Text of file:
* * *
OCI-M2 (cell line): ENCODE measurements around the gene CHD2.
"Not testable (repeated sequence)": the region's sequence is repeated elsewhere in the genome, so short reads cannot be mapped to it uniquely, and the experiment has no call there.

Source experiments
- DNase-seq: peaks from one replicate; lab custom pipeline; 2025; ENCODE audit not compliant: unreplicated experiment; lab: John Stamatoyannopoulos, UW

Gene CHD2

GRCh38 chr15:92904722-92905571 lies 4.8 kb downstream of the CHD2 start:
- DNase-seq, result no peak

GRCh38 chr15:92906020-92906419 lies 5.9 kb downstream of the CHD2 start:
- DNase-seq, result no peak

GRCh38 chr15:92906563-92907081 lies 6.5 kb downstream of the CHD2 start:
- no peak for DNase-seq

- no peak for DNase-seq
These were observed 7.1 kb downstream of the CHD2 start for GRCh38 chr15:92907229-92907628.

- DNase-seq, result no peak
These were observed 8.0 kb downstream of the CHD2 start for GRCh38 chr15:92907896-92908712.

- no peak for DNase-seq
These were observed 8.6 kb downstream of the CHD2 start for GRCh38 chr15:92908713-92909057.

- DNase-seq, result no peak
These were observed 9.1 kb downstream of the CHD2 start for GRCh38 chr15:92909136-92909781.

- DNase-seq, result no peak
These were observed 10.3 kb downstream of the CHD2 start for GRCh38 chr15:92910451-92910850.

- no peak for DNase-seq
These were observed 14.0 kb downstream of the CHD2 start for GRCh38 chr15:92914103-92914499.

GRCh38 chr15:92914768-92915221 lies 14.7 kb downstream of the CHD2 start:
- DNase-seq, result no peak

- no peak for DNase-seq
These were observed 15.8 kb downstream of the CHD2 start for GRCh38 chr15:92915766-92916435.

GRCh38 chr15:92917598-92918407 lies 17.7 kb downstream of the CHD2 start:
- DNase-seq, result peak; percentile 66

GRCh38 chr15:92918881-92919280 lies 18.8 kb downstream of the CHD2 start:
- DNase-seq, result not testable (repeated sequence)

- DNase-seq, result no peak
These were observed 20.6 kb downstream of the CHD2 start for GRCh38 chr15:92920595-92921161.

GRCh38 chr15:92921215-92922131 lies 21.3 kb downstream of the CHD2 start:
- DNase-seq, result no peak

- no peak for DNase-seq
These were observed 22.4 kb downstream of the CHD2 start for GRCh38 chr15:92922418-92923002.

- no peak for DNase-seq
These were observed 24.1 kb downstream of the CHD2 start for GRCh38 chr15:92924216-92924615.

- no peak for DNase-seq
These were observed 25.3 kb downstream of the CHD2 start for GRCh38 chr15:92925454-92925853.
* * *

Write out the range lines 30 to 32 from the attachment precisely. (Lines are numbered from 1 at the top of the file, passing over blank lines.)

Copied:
GRCh38 chr15:92918881-92919280 lies 18.8 kb downstream of the CHD2 start:
- DNase-seq, result not testable (repeated sequence)

- DNase-seq, result no peak